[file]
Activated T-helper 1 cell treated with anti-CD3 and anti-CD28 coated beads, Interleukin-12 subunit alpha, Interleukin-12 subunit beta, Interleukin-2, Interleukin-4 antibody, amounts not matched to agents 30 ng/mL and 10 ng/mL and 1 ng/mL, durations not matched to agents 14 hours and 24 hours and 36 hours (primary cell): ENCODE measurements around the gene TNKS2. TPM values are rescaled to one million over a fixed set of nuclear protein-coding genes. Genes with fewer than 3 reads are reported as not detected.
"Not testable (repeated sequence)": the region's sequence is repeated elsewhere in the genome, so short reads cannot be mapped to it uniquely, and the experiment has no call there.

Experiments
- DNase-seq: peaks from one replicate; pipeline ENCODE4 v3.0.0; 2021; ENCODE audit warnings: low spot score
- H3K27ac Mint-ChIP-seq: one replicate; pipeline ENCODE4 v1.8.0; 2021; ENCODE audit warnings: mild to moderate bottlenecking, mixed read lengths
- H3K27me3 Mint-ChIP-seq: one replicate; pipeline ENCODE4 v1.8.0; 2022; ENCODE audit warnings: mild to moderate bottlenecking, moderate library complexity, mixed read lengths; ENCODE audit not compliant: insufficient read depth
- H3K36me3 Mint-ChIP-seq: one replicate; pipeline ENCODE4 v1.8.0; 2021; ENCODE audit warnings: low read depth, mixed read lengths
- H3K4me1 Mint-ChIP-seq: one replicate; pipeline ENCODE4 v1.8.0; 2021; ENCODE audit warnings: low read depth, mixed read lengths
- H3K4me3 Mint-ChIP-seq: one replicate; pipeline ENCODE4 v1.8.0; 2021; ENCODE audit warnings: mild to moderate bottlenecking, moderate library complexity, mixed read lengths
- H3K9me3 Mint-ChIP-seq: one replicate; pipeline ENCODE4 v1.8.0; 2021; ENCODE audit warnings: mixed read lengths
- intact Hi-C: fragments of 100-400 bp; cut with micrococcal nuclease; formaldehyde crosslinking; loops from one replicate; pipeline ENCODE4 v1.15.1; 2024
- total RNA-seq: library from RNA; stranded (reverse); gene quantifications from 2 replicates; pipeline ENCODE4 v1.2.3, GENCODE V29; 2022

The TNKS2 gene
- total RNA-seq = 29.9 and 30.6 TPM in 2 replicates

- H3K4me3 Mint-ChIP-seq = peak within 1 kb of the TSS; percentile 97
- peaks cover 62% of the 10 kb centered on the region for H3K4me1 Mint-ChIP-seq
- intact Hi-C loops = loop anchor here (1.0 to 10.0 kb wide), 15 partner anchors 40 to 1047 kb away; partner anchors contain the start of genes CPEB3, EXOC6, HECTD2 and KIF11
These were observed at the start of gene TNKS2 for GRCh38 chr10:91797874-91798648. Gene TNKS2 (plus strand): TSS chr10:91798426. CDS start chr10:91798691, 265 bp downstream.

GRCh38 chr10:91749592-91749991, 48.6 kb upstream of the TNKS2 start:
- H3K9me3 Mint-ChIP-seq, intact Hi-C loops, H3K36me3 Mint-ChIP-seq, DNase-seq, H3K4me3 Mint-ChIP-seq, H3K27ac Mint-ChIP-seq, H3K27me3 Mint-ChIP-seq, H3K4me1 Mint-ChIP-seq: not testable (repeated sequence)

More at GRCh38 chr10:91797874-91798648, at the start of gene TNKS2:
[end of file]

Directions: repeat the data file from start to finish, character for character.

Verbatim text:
Activated T-helper 1 cell treated with anti-CD3 and anti-CD28 coated beads, Interleukin-12 subunit alpha, Interleukin-12 subunit beta, Interleukin-2, Interleukin-4 antibody, amounts not matched to agents 30 ng/mL and 10 ng/mL and 1 ng/mL, durations not matched to agents 14 hours and 24 hours and 36 hours (primary cell): ENCODE measurements around the gene TNKS2. TPM values are rescaled to one million over a fixed set of nuclear protein-coding genes. Genes with fewer than 3 reads are reported as not detected.
"Not testable (repeated sequence)": the region's sequence is repeated elsewhere in the genome, so short reads cannot be mapped to it uniquely, and the experiment has no call there.

Experiments
- DNase-seq: peaks from one replicate; pipeline ENCODE4 v3.0.0; 2021; ENCODE audit warnings: low spot score
- H3K27ac Mint-ChIP-seq: one replicate; pipeline ENCODE4 v1.8.0; 2021; ENCODE audit warnings: mild to moderate bottlenecking, mixed read lengths
- H3K27me3 Mint-ChIP-seq: one replicate; pipeline ENCODE4 v1.8.0; 2022; ENCODE audit warnings: mild to moderate bottlenecking, moderate library complexity, mixed read lengths; ENCODE audit not compliant: insufficient read depth
- H3K36me3 Mint-ChIP-seq: one replicate; pipeline ENCODE4 v1.8.0; 2021; ENCODE audit warnings: low read depth, mixed read lengths
- H3K4me1 Mint-ChIP-seq: one replicate; pipeline ENCODE4 v1.8.0; 2021; ENCODE audit warnings: low read depth, mixed read lengths
- H3K4me3 Mint-ChIP-seq: one replicate; pipeline ENCODE4 v1.8.0; 2021; ENCODE audit warnings: mild to moderate bottlenecking, moderate library complexity, mixed read lengths
- H3K9me3 Mint-ChIP-seq: one replicate; pipeline ENCODE4 v1.8.0; 2021; ENCODE audit warnings: mixed read lengths
- intact Hi-C: fragments of 100-400 bp; cut with micrococcal nuclease; formaldehyde crosslinking; loops from one replicate; pipeline ENCODE4 v1.15.1; 2024
- total RNA-seq: library from RNA; stranded (reverse); gene quantifications from 2 replicates; pipeline ENCODE4 v1.2.3, GENCODE V29; 2022

The TNKS2 gene
- total RNA-seq = 29.9 and 30.6 TPM in 2 replicates

- H3K4me3 Mint-ChIP-seq = peak within 1 kb of the TSS; percentile 97
- peaks cover 62% of the 10 kb centered on the region for H3K4me1 Mint-ChIP-seq
- intact Hi-C loops = loop anchor here (1.0 to 10.0 kb wide), 15 partner anchors 40 to 1047 kb away; partner anchors contain the start of genes CPEB3, EXOC6, HECTD2 and KIF11
These were observed at the start of gene TNKS2 for GRCh38 chr10:91797874-91798648. Gene TNKS2 (plus strand): TSS chr10:91798426. CDS start chr10:91798691, 265 bp downstream.

GRCh38 chr10:91749592-91749991, 48.6 kb upstream of the TNKS2 start:
- H3K9me3 Mint-ChIP-seq, intact Hi-C loops, H3K36me3 Mint-ChIP-seq, DNase-seq, H3K4me3 Mint-ChIP-seq, H3K27ac Mint-ChIP-seq, H3K27me3 Mint-ChIP-seq, H3K4me1 Mint-ChIP-seq: not testable (repeated sequence)

More at GRCh38 chr10:91797874-91798648, at the start of gene TNKS2: